It may be the world's largest cruise ship, but the Oasis of the Seas could also be considered the West Indies' newest island; with space for 5,400 passengers and 2,791 staff, it's big enough to house the entire population of St. Barts. At the ship's core is a 27,000 square foot atrium called Central Park -- an impressive design feature under a crystal canopy and sculptured glass domes festooned with 12,000 plants including butterfly lilies and jasmine, not to mention edible species like cocoa trees and dwarf bananas. While the ship's 28 tasteful blue and green loft suites have modern chaise lounges and sofas, it's the public areas that really impress, with stand out attractions including a Coney Island-style boardwalk and a handmade carousel. If you're looking for other launches on a grand scale, Oasis of the Seas' equally gigantic sister ship, the Allure of the Seas makes her debut in November 2010.

Why Cruise? Cutting Edge Design

Peru

Style hasn't been sacrificed for adventure on the M/V Aqua's Amazon cruise ship in Peru. This decor-forward vessel features 12 airy suites (starting at 230 square feet) designed by Peru's top architect/designer Jordi Puig and decorated with photographs of local nature by French photographer Jean Claude Constant. The ship's modern, wood-paneled exterior is just as striking as the contemporary décor inside. Cabins have been done out in light tropical woods and dark stone materials accented by red club chairs, California King sized beds topped with 280 thread-count Peruvian sheets, and bathrooms separated from the main suite by Brazilian slate walls. But it's the cabins' floor-to-ceiling windows that have the big wow factor, offering passengers sublime views of the Pacaya Samiria Reserve and wildlife, including pink dolphins and red macaws.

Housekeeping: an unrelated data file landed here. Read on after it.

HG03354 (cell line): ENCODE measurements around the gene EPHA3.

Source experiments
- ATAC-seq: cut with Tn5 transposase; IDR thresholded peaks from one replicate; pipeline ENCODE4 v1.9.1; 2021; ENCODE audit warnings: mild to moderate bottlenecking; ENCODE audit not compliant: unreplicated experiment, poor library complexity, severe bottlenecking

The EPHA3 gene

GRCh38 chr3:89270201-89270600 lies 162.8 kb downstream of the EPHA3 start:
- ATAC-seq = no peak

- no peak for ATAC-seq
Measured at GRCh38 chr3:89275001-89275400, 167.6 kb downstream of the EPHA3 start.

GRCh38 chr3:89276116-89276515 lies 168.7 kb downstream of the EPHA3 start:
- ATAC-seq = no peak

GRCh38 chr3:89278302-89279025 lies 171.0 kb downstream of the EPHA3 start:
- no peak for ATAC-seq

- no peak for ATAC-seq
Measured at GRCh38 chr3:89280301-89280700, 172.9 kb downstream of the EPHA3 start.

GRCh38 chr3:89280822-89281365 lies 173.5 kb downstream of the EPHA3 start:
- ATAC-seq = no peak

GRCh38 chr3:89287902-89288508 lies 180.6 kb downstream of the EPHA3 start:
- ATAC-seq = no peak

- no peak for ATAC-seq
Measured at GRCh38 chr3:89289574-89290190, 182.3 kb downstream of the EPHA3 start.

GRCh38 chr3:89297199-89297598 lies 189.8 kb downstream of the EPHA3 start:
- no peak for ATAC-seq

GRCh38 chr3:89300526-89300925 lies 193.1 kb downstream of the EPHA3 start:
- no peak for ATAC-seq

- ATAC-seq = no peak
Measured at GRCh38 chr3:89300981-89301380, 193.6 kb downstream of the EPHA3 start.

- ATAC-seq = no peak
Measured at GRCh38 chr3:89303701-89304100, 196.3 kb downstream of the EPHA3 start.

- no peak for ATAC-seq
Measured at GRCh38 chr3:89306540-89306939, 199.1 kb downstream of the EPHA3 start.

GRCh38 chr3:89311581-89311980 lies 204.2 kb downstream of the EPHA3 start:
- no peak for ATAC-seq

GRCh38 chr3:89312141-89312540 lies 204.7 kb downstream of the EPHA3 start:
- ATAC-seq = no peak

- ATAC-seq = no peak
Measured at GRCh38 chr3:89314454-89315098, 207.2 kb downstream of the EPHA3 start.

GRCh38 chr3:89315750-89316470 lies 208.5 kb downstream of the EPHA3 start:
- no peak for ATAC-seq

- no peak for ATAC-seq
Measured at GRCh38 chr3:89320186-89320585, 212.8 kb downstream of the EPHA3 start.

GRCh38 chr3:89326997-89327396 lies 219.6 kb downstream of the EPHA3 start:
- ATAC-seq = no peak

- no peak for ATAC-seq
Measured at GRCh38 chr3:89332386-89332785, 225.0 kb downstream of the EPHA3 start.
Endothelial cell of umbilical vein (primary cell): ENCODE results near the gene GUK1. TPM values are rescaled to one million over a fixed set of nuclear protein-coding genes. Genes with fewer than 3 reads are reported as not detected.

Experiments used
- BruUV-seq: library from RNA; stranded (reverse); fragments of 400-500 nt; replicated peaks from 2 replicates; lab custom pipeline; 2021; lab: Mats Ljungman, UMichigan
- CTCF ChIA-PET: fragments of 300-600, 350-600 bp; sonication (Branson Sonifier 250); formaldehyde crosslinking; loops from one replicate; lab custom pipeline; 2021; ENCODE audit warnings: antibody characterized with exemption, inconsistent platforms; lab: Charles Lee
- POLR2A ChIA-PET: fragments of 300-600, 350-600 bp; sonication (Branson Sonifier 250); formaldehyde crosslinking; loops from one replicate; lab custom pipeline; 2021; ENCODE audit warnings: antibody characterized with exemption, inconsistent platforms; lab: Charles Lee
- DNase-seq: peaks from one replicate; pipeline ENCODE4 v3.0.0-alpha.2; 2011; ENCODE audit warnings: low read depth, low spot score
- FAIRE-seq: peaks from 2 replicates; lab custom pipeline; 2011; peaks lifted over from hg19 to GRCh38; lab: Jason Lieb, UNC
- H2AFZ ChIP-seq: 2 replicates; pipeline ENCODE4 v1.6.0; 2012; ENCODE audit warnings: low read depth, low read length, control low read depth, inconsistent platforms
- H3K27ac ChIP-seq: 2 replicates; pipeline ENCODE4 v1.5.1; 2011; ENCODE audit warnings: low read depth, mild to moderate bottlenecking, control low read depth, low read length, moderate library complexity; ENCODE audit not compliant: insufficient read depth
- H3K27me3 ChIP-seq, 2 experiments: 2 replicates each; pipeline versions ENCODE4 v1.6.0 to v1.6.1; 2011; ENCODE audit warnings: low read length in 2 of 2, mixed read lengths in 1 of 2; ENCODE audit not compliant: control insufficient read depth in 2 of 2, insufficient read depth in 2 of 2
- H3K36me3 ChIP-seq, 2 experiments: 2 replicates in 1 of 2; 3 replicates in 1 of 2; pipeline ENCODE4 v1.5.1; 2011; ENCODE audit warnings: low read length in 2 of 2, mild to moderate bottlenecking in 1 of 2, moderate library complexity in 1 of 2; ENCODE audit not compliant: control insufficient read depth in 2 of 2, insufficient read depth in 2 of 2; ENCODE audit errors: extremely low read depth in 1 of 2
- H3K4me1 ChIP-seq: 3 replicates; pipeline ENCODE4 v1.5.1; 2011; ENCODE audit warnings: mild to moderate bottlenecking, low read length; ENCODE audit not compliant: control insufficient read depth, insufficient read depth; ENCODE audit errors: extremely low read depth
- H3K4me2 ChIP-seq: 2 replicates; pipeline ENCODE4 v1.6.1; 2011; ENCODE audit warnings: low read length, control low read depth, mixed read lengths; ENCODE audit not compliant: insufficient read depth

Why Cruise? Cutting Edge Design

Egypt

Launched in 2009, the Amirat is modeled on a Dahabeya -- the long double sail ships originally designed in the early 20th century to transport royal families down the Nile. Today, it cruises in serious Nile style and features six cabins and two spacious suites. Décor includes netted beds, parquet floors, copper sinks, warm amber wall sconces, chairs made of rope and other nautical touches that were dropped from cruise interiors during the 1960s jet age. The open-air whirlpool tub and plasma TVs are reminders that you're in the 21st century. A wooden rooftop sundeck with cream colored tents and day beds and a partially shaded lounge serve as elegant common areas to kick back in when you're not on excursions to Egyptian temples, ruins, and tombs.

Why Cruise? Cutting Edge Design

Caribbean and Mediterranean

"My, she was yar." You'll want to quote Katherine Hepburn from Philadelphia Story when you hop aboard the Sea Cloud, a vintage 32-cabin, 30-sail yacht full of over-the-top opulence (oh, and 'yar' means easy to handle). This dazzling, four-masted barque was originally commissioned by Wall Street mogul E. F. Hutton in 1931, while his wife Marjorie Merriweather Post was brought on board to design the interiors. The current cabins have been refurbished in the same vein, with Louis XIV-style beds, gleaming Carrara marble baths, antique fireplaces, bidets, walk-in closets, and golden showerheads. Dinner is served in an elegant dining room marked by exposed beams, beveled windows, rich wood paneling, chandeliers, and paintings of other 'yar' ships. The MS Sea Cloud sails in the Caribbean in the winter and the Mediterranean the rest of the year.